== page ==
Williams packed up her photography gear and moved in for Halloween weekend, just two days after receiving word from property manager M. Fishman that the studio was closing while she prepared for a busy holiday season for a photo shoot.
“I’m really going to miss my space. It’s really uncomfortable,” Williams said.
She said Williams is doing on-site photo shoots so she can find other workspace at similar prices.
“It’s already hard being a small business owner, but then it gets uprooted, it sucks,” said Williams. “If the building is bought, fine, life will happen. It would have been nice if they had given us more time. I moved my things out of there on the weekend but the others were not so lucky, and I feel bad for them.”
Ownership of the building has not changed since 2010, when the Fishman Corporation purchased the property, according to Cook County property records.
The Startwork is a small part of the huge building, which sits at the corner of Milwaukee, Kimball and Diversey Streets and is occupied by stores and businesses such as vintage furniture store Dial M For Modern, Boulevard Bikes and hair salon Good Beauty.
It’s unclear exactly how many artists Startwork has hired, but current and former tenants said studio occupancy has not lived up to expectations over the years and some spaces have been empty for over a year.
Some tenants said they moved out months ago because of problems with the building that management had not addressed.
Current and former tenants said that over the past two years, the building has been flooded twice and part of the roof collapsed, damaging the tenants’ furniture and personal belongings.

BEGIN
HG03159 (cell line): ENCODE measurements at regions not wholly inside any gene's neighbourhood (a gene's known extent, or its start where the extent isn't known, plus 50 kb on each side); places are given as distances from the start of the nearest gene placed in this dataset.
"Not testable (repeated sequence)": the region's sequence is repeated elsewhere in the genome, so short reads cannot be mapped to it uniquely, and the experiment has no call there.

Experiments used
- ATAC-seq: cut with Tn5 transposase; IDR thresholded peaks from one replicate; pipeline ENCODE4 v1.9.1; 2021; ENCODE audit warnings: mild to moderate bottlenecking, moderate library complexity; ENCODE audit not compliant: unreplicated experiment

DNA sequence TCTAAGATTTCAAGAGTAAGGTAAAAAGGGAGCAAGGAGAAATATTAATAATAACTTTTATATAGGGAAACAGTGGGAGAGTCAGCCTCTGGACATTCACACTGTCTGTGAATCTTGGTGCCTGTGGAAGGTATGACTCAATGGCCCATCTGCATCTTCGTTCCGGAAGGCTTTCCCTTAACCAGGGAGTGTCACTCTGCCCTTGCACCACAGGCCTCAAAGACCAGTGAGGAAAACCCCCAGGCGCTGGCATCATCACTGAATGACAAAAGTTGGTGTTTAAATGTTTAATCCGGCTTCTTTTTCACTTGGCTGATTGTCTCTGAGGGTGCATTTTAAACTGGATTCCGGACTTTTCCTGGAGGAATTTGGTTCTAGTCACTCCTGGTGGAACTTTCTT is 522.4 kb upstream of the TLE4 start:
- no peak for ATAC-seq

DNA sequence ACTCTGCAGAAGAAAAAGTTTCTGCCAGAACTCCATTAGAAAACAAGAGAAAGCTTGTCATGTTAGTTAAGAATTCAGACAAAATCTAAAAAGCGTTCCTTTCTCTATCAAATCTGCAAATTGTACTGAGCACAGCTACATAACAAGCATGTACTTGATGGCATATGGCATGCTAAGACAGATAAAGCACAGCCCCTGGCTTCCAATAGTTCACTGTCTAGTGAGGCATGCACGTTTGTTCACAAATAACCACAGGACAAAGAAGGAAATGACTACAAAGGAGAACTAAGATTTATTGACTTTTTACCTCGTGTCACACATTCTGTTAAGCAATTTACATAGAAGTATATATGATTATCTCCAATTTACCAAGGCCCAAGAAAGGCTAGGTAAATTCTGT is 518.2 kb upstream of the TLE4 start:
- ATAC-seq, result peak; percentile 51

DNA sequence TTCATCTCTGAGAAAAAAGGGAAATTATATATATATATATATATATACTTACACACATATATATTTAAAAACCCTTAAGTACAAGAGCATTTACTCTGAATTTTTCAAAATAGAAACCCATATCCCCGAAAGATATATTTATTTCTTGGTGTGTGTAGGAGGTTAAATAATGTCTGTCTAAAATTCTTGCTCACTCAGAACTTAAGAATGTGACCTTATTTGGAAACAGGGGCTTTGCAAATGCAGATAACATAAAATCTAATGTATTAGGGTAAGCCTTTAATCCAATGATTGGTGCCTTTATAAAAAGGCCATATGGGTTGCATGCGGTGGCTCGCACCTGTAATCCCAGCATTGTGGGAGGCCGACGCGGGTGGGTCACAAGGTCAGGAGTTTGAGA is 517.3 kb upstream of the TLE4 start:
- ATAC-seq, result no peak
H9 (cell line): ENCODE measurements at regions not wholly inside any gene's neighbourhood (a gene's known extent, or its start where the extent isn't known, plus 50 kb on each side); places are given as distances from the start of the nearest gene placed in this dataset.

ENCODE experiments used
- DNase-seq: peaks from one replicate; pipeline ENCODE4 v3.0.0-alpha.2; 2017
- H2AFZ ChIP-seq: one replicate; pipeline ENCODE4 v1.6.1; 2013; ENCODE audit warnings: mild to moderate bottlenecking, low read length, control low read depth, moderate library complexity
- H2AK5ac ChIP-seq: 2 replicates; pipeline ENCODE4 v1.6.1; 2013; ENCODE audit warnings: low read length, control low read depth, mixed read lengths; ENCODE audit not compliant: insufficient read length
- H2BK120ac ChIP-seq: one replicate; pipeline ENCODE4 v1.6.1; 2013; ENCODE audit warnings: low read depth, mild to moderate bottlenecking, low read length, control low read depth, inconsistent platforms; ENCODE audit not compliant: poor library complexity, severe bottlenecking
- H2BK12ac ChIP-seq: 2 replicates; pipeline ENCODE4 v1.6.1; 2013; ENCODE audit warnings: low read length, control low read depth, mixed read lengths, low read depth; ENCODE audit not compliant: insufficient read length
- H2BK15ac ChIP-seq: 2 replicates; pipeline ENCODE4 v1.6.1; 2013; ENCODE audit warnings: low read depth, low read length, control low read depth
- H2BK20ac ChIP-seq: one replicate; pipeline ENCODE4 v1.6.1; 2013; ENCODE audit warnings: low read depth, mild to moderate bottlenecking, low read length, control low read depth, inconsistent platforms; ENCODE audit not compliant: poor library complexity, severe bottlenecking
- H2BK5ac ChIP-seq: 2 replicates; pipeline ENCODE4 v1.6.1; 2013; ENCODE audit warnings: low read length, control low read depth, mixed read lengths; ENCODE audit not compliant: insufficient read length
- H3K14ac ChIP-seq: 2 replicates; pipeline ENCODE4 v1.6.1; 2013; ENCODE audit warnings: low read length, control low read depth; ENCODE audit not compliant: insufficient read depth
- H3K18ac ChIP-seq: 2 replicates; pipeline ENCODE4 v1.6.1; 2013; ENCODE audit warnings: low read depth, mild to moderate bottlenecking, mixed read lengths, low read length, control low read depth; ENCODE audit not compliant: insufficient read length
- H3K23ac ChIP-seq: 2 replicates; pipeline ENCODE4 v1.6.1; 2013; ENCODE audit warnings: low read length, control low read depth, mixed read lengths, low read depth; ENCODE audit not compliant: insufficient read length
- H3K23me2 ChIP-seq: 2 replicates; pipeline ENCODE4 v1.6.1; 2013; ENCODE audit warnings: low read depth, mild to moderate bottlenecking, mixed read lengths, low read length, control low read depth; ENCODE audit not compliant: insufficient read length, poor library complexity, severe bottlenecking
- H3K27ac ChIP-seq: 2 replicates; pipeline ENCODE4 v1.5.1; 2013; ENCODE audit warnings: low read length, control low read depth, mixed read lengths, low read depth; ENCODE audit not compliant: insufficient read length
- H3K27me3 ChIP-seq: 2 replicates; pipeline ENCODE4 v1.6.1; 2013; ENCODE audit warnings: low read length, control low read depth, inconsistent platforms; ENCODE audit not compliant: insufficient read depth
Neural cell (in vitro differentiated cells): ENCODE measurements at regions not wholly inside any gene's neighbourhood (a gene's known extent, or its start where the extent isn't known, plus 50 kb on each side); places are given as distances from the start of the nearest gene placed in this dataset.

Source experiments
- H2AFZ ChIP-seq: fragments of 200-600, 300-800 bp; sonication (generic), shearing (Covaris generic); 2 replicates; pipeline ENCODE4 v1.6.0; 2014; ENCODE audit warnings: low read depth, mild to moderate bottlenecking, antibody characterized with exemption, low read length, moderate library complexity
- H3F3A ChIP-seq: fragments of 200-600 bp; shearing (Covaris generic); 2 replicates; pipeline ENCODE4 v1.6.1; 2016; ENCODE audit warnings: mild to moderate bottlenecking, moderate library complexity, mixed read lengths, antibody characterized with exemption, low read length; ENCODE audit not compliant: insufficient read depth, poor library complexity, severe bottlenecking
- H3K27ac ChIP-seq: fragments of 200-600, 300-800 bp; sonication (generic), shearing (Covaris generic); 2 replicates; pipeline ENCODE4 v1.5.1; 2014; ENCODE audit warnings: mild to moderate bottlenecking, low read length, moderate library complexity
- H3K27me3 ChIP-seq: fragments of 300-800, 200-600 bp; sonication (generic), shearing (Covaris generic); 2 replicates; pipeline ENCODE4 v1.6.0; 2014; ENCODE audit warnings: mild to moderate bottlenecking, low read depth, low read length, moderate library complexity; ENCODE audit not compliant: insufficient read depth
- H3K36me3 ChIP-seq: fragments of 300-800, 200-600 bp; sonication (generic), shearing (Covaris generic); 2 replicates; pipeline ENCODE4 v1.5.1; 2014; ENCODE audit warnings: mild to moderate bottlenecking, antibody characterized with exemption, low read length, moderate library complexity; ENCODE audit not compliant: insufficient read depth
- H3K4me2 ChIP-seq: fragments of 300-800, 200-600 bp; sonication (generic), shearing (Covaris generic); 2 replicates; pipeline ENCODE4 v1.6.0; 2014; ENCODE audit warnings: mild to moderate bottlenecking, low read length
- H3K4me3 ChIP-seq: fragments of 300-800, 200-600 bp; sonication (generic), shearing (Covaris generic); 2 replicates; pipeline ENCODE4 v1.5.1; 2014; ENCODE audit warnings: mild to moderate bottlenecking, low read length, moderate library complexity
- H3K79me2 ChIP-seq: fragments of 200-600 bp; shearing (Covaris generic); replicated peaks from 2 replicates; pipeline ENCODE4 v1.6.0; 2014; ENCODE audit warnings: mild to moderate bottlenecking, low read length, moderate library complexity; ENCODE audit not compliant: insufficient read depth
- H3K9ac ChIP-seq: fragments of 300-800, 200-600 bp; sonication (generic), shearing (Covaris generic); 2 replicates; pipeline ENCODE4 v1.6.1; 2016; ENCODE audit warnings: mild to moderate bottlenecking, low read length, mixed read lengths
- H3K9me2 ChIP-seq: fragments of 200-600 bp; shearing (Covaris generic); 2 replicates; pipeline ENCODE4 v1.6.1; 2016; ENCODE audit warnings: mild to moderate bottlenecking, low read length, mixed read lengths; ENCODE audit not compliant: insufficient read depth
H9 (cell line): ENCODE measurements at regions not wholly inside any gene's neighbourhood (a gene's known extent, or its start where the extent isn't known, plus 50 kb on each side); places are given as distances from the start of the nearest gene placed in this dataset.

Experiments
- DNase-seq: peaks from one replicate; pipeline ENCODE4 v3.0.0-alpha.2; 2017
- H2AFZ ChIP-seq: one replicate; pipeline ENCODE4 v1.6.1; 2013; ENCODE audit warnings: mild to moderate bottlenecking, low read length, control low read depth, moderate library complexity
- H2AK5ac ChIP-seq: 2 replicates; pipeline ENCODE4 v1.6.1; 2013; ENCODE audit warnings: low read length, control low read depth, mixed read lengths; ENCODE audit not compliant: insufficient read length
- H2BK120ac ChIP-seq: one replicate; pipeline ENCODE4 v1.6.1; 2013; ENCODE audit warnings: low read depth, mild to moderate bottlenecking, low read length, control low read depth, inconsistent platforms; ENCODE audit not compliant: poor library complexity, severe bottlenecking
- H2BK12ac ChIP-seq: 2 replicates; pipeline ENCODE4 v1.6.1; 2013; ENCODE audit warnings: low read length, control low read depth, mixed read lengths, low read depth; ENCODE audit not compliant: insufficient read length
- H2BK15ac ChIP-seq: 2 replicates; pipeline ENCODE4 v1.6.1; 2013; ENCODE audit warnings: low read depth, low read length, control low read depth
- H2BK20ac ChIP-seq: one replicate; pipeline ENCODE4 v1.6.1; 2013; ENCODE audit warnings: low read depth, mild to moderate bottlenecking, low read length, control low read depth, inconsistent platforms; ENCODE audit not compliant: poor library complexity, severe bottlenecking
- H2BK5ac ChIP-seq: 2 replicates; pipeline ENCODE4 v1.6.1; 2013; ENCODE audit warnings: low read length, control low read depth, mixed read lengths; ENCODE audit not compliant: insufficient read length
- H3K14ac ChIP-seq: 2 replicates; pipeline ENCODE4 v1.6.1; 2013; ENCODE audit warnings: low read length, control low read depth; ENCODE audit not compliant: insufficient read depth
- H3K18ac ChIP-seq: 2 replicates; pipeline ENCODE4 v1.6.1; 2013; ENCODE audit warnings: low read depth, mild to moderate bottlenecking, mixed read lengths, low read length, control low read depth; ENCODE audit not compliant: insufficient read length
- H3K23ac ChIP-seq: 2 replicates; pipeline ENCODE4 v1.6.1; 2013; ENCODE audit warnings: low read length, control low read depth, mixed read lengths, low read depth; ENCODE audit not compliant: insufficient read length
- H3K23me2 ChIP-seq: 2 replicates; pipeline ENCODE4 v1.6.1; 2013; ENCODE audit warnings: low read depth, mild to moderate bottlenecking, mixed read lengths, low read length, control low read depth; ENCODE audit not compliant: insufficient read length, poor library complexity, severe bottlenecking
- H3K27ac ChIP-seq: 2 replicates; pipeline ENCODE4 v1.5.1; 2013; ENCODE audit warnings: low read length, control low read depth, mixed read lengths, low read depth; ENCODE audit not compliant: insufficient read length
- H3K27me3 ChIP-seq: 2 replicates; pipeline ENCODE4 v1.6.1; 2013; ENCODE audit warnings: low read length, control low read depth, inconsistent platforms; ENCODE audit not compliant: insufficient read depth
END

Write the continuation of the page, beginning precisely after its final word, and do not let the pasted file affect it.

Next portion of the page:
Beatrice said she spent hundreds of dollars fixing up her space after her desk and a classic cowhide rug were destroyed by falling debris. She said Fishman denied requests for compensation.
Sarah Montgomery, of interior design firm Sarah Montgomery Design, said two of her rugs were destroyed in a flood and the property owner refused to pay for the damages. Montgomery left shortly thereafter.
“I was ready to move on and up, so it all worked out. But when the roof collapsed, I felt like I had to get out of here,” Montgomery said.
Startwork’s “For Rent” banners have been popping up in recent months, an indication that new businesses could replace the artists’ studio. Fishman and M. officials did not respond. Fishman to questions about the next step for the Diversey Avenue building.
For current and former tenants, the closure is yet another symbol of gentrification in Logan Square, a force that has made it difficult for artists and creatives to thrive in the neighborhood.
“It’s the eviction of the little people who made the neighborhood what it was,” said Williams.
Resigned to her fate, Beatriz is hosting weekend sales through the end of the month to liquidate inventory and make the move easier. She said two people have offered her temporary work since she posted about the eviction on social media.
“I’m hopeful. You just kinda have to spin. I think that’s the pivot,” Beatriz said. “Maybe it’s a blessing to finally get away from Fishman. I didn’t think they were as horrible as people said, but when it comes to push, they really don’t give you much notice.”